When Dr. Zander died in Stockholm on June 17, 1920, he was world- renowned for his innovative approach to physical therapy. Unfortunately his death, coinciding with the after- effects of World War I and the world- wide depression of the 1930s, swept his machines into the backwash of history. But in the last decades of the twentieth century, his revolutionary ideas were once again receiving the attention and respect they merited.

The Thoroughly Modern 1915 Bathhouse
Samuel W. Fordyce, owner of the Fordyce Bathhouse, planned every detail of its construction with the goal of creating a state- of- the- art operation. Accordingly he fitted the bathhouse with the most innovative hydrotherapy and mechanotherapy equipment available. In December 1914 he ordered several exercise machines from the Kny- Scheerer Company of New York, manufacturers of surgical instruments. Three were Zander machines: the F-1 universal vibratory (seen in the center of the exhibit), the F-2 mechanical horse, and the A-1 combination apparatus for upper extremities. In January 1915 he added a fourth, the B-1 medico- mechanical combination.

All four were removed from the bathhouse long ago, perhaps in 1944 when electrical and mechanical equipment was eliminated from bathhouse massage departments. But during the Golden Age of Bathing, when the Fordyce was in its heyday, this specialized equipment offered therapeutic exercise of a quality that would not be available again for nearly fifty years. Many people came to the bathhouse with conditions that kept them from exercising vigorously. Zander’s machines were variable weight resistance systems ideal in this setting. They allowed people with weakness or mobility problems to start out with gentle resistance and gradually work their way up to more strenuous exercise. Zander machines could also help patrons make a smooth transition from infirmity to active outdoor exercise, an essential part of the spa cure.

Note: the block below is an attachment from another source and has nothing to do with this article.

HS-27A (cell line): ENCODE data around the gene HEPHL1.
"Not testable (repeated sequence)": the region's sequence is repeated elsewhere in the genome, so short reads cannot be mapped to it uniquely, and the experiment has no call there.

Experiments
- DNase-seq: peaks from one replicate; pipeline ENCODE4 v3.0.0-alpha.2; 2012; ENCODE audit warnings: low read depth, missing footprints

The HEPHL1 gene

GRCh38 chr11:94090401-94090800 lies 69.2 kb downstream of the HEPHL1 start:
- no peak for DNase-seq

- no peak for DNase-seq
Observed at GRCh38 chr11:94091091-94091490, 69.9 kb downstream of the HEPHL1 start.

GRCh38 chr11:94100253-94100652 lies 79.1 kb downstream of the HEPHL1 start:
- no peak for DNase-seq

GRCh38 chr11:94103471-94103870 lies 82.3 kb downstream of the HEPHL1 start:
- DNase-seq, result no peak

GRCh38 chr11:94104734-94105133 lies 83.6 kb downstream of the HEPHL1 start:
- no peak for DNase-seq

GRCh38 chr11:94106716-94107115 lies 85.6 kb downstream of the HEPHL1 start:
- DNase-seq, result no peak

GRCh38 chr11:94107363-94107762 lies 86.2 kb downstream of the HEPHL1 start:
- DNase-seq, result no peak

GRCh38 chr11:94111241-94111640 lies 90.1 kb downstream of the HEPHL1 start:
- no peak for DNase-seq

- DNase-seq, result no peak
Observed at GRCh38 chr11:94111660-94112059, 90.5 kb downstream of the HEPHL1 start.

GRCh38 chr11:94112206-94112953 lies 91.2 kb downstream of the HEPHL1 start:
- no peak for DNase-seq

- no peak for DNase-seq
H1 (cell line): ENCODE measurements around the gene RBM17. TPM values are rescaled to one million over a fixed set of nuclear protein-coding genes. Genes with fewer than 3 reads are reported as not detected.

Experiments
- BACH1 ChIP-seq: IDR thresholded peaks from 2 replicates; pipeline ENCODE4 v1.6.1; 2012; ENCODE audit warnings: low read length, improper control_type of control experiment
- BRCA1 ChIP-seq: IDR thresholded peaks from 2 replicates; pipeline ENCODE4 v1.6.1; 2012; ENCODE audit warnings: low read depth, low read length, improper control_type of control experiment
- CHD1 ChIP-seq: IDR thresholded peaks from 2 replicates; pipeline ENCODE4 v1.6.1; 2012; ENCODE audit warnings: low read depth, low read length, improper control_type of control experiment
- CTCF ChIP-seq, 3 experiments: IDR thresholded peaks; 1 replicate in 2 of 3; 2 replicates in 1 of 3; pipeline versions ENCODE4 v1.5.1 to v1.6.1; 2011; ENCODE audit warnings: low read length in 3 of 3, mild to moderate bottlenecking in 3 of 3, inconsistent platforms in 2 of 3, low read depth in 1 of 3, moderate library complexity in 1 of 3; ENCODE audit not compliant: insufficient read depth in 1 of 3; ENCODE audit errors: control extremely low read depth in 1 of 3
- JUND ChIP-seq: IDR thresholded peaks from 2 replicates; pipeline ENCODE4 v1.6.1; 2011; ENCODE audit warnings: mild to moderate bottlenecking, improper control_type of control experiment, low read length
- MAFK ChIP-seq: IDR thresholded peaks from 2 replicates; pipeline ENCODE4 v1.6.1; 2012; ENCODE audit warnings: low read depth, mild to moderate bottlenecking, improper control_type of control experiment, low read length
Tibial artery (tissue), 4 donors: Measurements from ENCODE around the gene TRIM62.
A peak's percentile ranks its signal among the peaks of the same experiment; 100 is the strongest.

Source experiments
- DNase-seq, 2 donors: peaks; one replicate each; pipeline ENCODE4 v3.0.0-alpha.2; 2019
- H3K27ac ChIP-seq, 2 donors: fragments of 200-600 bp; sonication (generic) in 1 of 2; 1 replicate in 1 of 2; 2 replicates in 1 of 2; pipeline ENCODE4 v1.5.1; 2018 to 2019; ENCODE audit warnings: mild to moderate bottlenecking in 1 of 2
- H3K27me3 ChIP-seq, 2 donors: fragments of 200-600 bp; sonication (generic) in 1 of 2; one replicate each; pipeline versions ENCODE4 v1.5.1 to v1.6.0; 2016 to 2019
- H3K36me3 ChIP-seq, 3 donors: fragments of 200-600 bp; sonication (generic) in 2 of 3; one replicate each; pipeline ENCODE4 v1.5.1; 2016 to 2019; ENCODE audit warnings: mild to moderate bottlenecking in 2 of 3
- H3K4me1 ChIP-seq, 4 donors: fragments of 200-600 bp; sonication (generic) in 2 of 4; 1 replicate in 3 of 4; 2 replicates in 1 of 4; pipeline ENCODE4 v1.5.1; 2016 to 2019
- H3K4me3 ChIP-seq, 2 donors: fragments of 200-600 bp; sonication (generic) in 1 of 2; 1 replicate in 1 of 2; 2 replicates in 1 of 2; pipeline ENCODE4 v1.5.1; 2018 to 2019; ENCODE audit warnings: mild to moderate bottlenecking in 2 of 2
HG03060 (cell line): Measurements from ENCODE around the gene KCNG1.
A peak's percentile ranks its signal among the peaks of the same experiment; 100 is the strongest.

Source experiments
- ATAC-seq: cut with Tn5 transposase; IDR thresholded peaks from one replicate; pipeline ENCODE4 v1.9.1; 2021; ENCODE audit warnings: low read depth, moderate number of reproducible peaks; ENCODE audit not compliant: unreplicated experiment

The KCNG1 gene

Zander Machines and The Homestead
The Zander machines formerly used in the Fordyce Bathhouse and those exhibited were sold by KnyScheerer in the early twentieth century. The exhibited machines were originally purchased by and used at “The Homestead,” the famous spa in Hot Springs, Virginia. In 1911 Dr. Kurt Linert of Vienna installed a total of thirty- six Zander machines at the Homestead and trained attendants in their proper use. After years of use the remaining machines were removed and placed in storage. In December 2000 Virginia Hot Springs, Inc. (the current owners of The Homestead) generously donated the devices seen here to Hot Springs National Park so that the public could view these remarkable machines and learn something of their history. The collection in Fordyce Bathhouse is the largest known to exist in the U. S. today.

Last updated: December 22, 2020